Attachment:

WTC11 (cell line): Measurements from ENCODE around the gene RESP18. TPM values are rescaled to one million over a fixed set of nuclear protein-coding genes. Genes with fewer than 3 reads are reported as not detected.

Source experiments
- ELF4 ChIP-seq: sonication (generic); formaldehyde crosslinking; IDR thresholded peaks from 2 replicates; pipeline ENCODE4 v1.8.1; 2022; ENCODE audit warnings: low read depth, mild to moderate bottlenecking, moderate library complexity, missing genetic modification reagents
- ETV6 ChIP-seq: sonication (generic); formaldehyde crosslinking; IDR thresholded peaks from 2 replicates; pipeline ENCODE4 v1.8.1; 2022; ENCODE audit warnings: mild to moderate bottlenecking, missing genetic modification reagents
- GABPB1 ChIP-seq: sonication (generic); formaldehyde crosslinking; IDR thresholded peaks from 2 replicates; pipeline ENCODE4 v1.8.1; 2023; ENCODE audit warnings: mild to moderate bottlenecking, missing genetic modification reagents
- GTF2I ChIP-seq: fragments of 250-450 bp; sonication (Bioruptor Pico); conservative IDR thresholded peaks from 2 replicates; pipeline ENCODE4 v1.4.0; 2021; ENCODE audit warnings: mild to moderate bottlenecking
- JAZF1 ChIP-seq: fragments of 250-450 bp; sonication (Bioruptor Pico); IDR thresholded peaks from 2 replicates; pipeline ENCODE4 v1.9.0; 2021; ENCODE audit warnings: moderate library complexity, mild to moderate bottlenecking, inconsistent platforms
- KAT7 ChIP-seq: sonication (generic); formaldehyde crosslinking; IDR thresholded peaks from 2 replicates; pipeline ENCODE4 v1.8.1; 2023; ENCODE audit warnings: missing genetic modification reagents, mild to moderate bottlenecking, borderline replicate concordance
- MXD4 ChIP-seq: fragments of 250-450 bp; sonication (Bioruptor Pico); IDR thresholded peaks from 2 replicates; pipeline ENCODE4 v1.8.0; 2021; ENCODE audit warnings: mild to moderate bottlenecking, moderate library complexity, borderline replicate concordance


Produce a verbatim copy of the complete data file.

WTC11 (cell line): Measurements from ENCODE around the gene RESP18. TPM values are rescaled to one million over a fixed set of nuclear protein-coding genes. Genes with fewer than 3 reads are reported as not detected.

Source experiments
- ELF4 ChIP-seq: sonication (generic); formaldehyde crosslinking; IDR thresholded peaks from 2 replicates; pipeline ENCODE4 v1.8.1; 2022; ENCODE audit warnings: low read depth, mild to moderate bottlenecking, moderate library complexity, missing genetic modification reagents
- ETV6 ChIP-seq: sonication (generic); formaldehyde crosslinking; IDR thresholded peaks from 2 replicates; pipeline ENCODE4 v1.8.1; 2022; ENCODE audit warnings: mild to moderate bottlenecking, missing genetic modification reagents
- GABPB1 ChIP-seq: sonication (generic); formaldehyde crosslinking; IDR thresholded peaks from 2 replicates; pipeline ENCODE4 v1.8.1; 2023; ENCODE audit warnings: mild to moderate bottlenecking, missing genetic modification reagents
- GTF2I ChIP-seq: fragments of 250-450 bp; sonication (Bioruptor Pico); conservative IDR thresholded peaks from 2 replicates; pipeline ENCODE4 v1.4.0; 2021; ENCODE audit warnings: mild to moderate bottlenecking
- JAZF1 ChIP-seq: fragments of 250-450 bp; sonication (Bioruptor Pico); IDR thresholded peaks from 2 replicates; pipeline ENCODE4 v1.9.0; 2021; ENCODE audit warnings: moderate library complexity, mild to moderate bottlenecking, inconsistent platforms
- KAT7 ChIP-seq: sonication (generic); formaldehyde crosslinking; IDR thresholded peaks from 2 replicates; pipeline ENCODE4 v1.8.1; 2023; ENCODE audit warnings: missing genetic modification reagents, mild to moderate bottlenecking, borderline replicate concordance
- MXD4 ChIP-seq: fragments of 250-450 bp; sonication (Bioruptor Pico); IDR thresholded peaks from 2 replicates; pipeline ENCODE4 v1.8.0; 2021; ENCODE audit warnings: mild to moderate bottlenecking, moderate library complexity, borderline replicate concordance